As the worldwide scandal gathers pace, Skripal and his daughter remain in critical condition after exposure to the Soviet-designed chemical Novichok on March 4 in the southwestern English city of Salisbury.
The Kremlin has denounced British Foreign Minister Boris Johnson's claim that Russian President Vladimir Putin ordered the poisoning of an ex-spy as "shocking and inexcusable".
"Our quarrel is with Putin's Kremlin, and with his decision, and we think it overwhelmingly likely that it was his decision to direct the use of a nerve agent on the streets of Britain, on the streets of Europe, for the first time since World War II", the foreign secretary said.
"That is why we are at odds with Russian Federation".
Russia will expel British diplomats stationed within the country in a retaliatory move for British Prime Minister Theresa May announcing she would expel 23 Russians from her country following an apparent assassination attempt on a former Russian intelligence officer living in the United Kingdom.
Russian Federation has already been accused of being involved in the attack, and Mr Johnson has now taken the allegations further put pointing the finger at Putin.
Soon after Johnson's comments were reported, the Kremlin said accusations that President Putin was involved in the nerve agent attack were shocking, TASS news agency reported.
In its response however, Russian Federation has called the allegations "shocking and unforgivable" and a breach of diplomatic rules of decent behaviour.
May told lawmakers on Wednesday that Russia's sarcasm, contempt and defiance in the face of allegations that it was behind the use of a military-grade nerve agent in the sleepy city of Salisbury added to the evidence that it was to blame.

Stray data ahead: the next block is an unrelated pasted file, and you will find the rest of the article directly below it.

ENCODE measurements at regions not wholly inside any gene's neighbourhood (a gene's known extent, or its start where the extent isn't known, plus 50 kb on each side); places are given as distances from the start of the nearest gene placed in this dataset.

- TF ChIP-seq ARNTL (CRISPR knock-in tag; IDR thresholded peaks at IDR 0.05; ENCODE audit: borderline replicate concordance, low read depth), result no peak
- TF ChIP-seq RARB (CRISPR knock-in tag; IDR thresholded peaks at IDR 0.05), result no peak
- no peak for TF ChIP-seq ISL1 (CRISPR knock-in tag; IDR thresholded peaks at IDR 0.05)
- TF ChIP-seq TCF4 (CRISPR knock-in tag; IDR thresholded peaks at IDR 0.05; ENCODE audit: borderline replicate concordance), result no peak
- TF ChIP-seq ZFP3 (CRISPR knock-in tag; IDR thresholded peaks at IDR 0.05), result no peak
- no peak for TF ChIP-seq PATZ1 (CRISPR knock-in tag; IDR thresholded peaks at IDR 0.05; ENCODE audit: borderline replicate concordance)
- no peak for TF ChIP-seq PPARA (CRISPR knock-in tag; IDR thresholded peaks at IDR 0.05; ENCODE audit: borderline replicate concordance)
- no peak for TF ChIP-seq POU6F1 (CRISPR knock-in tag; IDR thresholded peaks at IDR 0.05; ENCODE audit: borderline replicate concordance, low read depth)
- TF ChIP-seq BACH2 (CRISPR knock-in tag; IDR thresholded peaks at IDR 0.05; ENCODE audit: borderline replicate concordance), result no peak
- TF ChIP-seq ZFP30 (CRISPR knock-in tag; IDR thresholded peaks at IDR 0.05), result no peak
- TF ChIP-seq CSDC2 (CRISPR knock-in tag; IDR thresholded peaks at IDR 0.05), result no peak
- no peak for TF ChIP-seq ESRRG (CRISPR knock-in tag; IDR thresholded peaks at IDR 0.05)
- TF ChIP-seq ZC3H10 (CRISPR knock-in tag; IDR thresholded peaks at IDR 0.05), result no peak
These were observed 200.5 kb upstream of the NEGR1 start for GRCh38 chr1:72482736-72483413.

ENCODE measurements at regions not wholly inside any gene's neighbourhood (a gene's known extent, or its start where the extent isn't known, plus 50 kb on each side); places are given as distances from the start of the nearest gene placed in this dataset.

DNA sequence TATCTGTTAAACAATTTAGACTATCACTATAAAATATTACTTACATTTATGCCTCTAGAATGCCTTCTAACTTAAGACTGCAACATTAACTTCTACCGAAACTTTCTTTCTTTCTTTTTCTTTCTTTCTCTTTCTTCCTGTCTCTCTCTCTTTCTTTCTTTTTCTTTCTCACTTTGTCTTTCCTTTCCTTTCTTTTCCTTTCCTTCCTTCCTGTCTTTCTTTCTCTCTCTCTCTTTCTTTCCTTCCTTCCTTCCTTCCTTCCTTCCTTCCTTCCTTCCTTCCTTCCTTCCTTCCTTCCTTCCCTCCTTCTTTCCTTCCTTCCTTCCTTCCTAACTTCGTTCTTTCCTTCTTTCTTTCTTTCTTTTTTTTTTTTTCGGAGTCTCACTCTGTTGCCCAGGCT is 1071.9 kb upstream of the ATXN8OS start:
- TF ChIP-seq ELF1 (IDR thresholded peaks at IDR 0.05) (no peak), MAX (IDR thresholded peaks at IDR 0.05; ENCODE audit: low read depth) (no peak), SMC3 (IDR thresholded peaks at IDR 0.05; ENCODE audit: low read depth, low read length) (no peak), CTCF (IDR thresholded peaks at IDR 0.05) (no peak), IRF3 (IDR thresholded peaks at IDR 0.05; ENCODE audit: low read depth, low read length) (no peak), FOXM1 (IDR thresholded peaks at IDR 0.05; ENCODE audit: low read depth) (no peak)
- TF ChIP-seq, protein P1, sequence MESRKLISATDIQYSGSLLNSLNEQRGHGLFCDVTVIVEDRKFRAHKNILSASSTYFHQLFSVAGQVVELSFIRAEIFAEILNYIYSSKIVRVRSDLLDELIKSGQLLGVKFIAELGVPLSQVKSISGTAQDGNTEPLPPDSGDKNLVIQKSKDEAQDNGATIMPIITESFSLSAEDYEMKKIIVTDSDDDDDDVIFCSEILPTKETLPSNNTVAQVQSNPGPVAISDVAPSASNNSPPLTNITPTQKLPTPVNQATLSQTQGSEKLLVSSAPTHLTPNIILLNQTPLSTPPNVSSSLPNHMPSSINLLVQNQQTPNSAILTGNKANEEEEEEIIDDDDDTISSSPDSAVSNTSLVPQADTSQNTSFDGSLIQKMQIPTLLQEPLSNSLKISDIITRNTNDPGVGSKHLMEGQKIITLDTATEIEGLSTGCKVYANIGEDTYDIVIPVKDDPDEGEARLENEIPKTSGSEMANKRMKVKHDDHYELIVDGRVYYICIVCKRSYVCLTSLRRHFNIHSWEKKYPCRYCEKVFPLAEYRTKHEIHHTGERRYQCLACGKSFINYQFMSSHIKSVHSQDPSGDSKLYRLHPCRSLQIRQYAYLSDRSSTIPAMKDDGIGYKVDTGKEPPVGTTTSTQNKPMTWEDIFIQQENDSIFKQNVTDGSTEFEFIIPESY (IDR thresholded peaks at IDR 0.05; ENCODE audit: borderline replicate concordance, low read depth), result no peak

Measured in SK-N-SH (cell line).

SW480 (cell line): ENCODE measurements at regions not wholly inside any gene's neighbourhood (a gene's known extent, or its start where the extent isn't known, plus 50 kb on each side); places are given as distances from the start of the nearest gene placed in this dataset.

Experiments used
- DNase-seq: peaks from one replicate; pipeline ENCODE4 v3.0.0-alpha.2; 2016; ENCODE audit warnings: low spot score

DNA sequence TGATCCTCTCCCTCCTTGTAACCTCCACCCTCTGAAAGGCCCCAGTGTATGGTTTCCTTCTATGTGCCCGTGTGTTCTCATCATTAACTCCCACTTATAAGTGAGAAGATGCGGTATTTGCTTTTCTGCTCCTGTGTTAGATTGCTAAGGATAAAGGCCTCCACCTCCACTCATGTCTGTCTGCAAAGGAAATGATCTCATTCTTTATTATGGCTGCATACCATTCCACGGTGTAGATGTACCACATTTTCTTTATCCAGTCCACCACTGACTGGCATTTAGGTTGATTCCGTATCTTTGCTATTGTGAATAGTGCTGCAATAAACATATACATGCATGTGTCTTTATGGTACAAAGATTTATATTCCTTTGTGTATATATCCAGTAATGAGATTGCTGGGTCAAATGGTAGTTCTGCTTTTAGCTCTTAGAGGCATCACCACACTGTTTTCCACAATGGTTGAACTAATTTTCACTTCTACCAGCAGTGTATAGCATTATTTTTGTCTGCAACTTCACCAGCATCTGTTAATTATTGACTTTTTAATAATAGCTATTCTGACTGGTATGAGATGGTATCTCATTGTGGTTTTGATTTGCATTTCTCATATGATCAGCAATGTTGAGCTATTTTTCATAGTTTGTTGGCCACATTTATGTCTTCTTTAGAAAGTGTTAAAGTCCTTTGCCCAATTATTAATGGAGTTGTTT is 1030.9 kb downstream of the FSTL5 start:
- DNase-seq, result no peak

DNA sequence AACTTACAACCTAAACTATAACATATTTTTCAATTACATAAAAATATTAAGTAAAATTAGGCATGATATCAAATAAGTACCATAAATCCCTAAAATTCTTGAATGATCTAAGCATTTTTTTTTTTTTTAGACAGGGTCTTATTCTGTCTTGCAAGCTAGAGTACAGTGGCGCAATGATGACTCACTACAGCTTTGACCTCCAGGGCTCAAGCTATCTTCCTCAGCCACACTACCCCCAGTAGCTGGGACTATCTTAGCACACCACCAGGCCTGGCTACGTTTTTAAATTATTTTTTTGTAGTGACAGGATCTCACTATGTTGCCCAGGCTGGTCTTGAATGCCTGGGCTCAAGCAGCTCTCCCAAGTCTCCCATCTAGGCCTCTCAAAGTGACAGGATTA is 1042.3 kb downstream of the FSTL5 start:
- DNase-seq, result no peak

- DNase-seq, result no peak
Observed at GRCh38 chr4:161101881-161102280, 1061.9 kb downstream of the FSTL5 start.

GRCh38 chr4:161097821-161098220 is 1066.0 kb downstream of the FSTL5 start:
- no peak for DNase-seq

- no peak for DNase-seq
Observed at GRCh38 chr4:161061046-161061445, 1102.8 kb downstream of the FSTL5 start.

The sanctions prompted a swift threat of retaliation from the Russian government.
Britain has accused Russian Federation of staging the attack with the Soviet-designed Novichok nerve agent, accusations Moscow has denied.
Britain has written to the Organisation for the Prohibition of Chemical Weapons in The Hague, which monitors compliance with the global convention outlawing the use of such weapons, to obtain independent verification of the substance used.
Corbyn added that Labour did not support Putin and that Russian Federation should be held to account if it was behind the attack.
"Russia should shut up and go away", Williamson said.
Meanwhile, British Defense Secretary Gavin Williamson said Moscow had made a "deliberate political decision" to poison Skripal.
An 83-year-old Russian whistleblower who helped develop Novichok told the AP on Friday that no other country could have used that particular nerve agent to poison a former spy.
Putin's spokesman branded the allegations "shocking and unforgivable" as Russian Federation continues to deny any involvement in the UK. He was granted refuge in the UK after a high-profile spy exchange between the United States and Russian Federation in 2010.
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